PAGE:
Biggest challenge facing teachers today: The pandemic and how it has changed everything from the needs of their students to how they meet the educational and social, emotional needs of the students.

Leroy McKenzie

Party Affiliation:  I am a registered Republican, but I don’t feel that my political party affiliation has any bearing on me running to keep my School Board seat.

Age: 47

Why running for SAD 27 school board:  I am running for the school board because what decisions we as board members make now affect our children’s lives directly. For me, being able to be a good role model for my daughter, while being a voice for parents, is an honor. I want to be able to personally impact my daughter’s and other children’s future in the best possible way. Children first.

Education: I am a 2021 University of Maine at Fort Kent graduate with a degree in computer science. I graduated from Community High School in 1992. I have also been fortunate enough to be selected to attend multiple leadership colleges. In 2020, I graduated from the Maine American Legion College and then again in 2021 when I graduated from the American Legion National College.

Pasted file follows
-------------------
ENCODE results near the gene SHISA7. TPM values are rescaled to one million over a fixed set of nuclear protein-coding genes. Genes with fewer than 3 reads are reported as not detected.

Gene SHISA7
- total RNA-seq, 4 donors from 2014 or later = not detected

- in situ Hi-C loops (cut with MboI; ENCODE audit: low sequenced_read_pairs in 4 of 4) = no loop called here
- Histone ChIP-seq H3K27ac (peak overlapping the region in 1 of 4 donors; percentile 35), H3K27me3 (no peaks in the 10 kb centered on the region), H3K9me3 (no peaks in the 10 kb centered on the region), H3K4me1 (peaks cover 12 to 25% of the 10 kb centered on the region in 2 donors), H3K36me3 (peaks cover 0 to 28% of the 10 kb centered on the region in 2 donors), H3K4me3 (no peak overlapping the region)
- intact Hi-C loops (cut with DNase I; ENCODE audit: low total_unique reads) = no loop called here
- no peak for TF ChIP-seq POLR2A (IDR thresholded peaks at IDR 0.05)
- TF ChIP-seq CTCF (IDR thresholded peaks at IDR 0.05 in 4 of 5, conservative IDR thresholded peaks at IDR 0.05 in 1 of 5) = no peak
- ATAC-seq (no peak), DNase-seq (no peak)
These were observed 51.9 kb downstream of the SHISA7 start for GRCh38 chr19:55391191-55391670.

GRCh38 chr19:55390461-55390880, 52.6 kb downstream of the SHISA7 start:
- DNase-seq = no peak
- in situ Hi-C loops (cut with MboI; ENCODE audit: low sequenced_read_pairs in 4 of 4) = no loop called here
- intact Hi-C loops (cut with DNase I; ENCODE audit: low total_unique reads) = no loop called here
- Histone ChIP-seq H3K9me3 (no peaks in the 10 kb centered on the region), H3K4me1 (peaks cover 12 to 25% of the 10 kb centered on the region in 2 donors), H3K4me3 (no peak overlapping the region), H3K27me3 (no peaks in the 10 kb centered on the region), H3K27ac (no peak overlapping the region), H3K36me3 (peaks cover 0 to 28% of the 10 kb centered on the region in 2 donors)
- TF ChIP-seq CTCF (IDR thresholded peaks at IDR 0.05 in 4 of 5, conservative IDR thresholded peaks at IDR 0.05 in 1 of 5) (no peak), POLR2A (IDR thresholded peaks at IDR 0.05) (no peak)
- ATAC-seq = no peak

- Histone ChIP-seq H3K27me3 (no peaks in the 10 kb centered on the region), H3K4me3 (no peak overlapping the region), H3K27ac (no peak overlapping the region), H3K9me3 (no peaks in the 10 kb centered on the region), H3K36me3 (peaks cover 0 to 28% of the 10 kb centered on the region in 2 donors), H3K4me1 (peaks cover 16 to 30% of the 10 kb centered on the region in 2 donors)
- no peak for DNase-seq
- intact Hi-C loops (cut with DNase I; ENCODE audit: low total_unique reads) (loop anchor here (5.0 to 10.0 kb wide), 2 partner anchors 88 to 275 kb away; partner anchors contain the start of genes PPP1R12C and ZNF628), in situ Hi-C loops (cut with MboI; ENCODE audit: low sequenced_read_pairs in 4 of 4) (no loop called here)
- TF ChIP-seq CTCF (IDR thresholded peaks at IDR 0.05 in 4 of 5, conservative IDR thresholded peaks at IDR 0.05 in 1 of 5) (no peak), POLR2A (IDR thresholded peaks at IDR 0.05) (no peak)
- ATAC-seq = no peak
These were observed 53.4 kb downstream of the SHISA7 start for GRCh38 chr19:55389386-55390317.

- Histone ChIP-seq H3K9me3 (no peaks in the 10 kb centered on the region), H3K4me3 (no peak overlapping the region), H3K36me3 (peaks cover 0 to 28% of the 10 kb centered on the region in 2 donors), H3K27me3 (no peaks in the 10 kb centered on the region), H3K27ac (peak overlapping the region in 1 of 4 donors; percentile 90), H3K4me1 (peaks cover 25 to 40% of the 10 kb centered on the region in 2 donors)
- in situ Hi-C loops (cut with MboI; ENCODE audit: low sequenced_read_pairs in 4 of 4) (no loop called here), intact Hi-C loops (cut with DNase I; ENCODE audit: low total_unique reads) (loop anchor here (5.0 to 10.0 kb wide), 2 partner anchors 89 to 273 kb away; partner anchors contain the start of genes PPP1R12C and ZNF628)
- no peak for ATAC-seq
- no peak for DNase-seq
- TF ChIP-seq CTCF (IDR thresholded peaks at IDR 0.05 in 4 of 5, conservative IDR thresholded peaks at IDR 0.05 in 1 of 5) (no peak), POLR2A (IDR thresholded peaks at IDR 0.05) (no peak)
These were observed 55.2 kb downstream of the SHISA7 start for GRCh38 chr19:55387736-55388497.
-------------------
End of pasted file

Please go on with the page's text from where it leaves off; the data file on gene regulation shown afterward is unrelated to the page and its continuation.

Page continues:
Employment: I am a United States Air Force Veteran of Desert Storm. I work at Frank Martin Sons in Fort Kent in the parts department. I have been in customer service-related positions for more than 20 years and have held multiple management roles. I am also deeply involved with the American Legion where I am the District 17 commander and the commander of Post 176 in Eagle Lake.